Tuesday, March 29, 2005

Photo of the day. Michael giving you a kiss on the head is how I see it.

Speaking of photos, here is a new song by our friend Cindy Bullens. This song, Paper and Glass, is about photos of Cindy's daughter Jessie. Cindy always makes beautiful songs out of sad feelings.

I just saw Cindy down in Texas a week ago and it was really nice to see her. She is so great and so talented. I wish everyone would buy this album. Mom and I get thanked on it, which is one of the coolest things imaginable for me.

Paper and Glass

On the table there are pictures
And they're scattered every which way
I keep looking for the right one
For the best one of you and me

I go downtown in the evening
After the nice stores catch the tourists
I go search for just the right frame
For the picture of you and me

Paper and glass is all I have
What's left of you and me
Paper and glass inside a frame

So I find one and I buy it
And it shimmers like the stars
I will put it by my bedside
And I will kiss it every single night

Paper and glass is all I have
What's left of you and me
Paper and glass inside a frame

I feel the cold of the glass upon my lips
And I know I'm always gonna feel like this

Paper and glass is all I have
What's left of you and me
Paper and glass inside a frame

©2005 Mommy’s Geetar Music/BMI

A lot of great people help out Cindy on the album, including Tim Wakefield, who is a pitcher for the Boston Red Sox. How cool is that - a baseball pitcher who sings and plays guitar. I wish I could do one thing really well.

The Red Sox are the team that won the World Series. Remember how last fall I kept telling you how your buddy David Ortiz was doing so well hitting all those home runs, and how the Red Sox were winning. I still believe it was because of how nice he was to you.

Batman fan. Makes sense, huh.

Obviously there are a bunch of good guys on that team. This is from a story that was in a Boston newspaper last month,

Just days after the Sox won the World Series, Wakefield was in Portland, Maine, fulfilling a promise to a friend: Singer-songwriter Cindy Bullens, who lost her 11-year-old daughter, Jessie Bullens-Crewe, to Hodgkin's Disease, was having a concert to benefit the Jessie B-C Fund as well as the Maine Children's Cancer Center, and Wakefield showed up, guitar in hand. He played with her band, then took the mike and let them back him up while he sang the Eagles' "Take It Easy."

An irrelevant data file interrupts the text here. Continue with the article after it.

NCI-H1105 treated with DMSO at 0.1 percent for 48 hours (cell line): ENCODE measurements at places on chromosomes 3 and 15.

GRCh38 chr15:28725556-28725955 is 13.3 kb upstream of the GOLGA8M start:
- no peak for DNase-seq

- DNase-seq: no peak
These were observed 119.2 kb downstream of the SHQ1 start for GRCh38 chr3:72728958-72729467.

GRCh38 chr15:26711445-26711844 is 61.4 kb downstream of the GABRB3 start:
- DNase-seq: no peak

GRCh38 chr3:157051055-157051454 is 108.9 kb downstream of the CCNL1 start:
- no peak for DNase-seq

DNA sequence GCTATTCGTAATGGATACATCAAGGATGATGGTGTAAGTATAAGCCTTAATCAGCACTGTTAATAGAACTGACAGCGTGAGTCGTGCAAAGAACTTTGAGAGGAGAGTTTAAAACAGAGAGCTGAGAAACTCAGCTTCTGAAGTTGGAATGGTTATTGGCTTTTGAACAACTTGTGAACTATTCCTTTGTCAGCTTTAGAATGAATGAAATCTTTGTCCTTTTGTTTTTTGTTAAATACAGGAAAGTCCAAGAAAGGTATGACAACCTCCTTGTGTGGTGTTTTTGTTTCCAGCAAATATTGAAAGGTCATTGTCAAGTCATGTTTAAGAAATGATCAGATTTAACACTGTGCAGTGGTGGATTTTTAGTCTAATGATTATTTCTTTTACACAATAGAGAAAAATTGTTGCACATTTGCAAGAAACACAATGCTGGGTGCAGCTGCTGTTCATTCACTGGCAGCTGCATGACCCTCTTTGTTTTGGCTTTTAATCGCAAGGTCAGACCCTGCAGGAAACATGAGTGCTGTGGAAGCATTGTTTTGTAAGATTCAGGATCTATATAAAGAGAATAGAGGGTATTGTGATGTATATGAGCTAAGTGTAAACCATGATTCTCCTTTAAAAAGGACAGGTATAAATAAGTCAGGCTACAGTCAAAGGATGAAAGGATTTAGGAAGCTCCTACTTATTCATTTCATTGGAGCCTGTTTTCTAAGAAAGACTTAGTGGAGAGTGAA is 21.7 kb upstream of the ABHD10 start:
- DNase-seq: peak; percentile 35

A month earlier, Bullens, a former backup singer for Elton John who has had Sir Elton record with her, as well as such notable artists as Bonnie Raitt, Steve Earle, and Rodney Crowell, pulled Wakefield into the Woolly Mammoth recording studio near Fenway Park and had him play and sing backup on a song she's recording for her new album, "7 Days." The song has a verse about Ted Williams, and Bullens, a two-time Grammy Award nominee and devoted Sox fan, wanted Wakefield's voice to be heard.

Last month, Bullens showed up for Wakefield's golf tournament in his hometown of Melbourne, Fla., which this spring raised $241,000 for the Space Coast Early Intervention Center, which offers care for children with special needs. Let others bang the drum for what the ballplayer/guitarist does; he just quietly goes about what he can do to make a difference. The Sox, who fancy their players as more than idiots, have nominated Wakefield six times for the Roberto Clemente Award, given by Major League Baseball to honor players for their charitable endeavors.

There is a saying that was made famous by a baseball manager, a guy named Leo Durocher. He said, "Nice guys finish last."

Henry, don't believe it. Nice guys don't finish last, they win the World Series.

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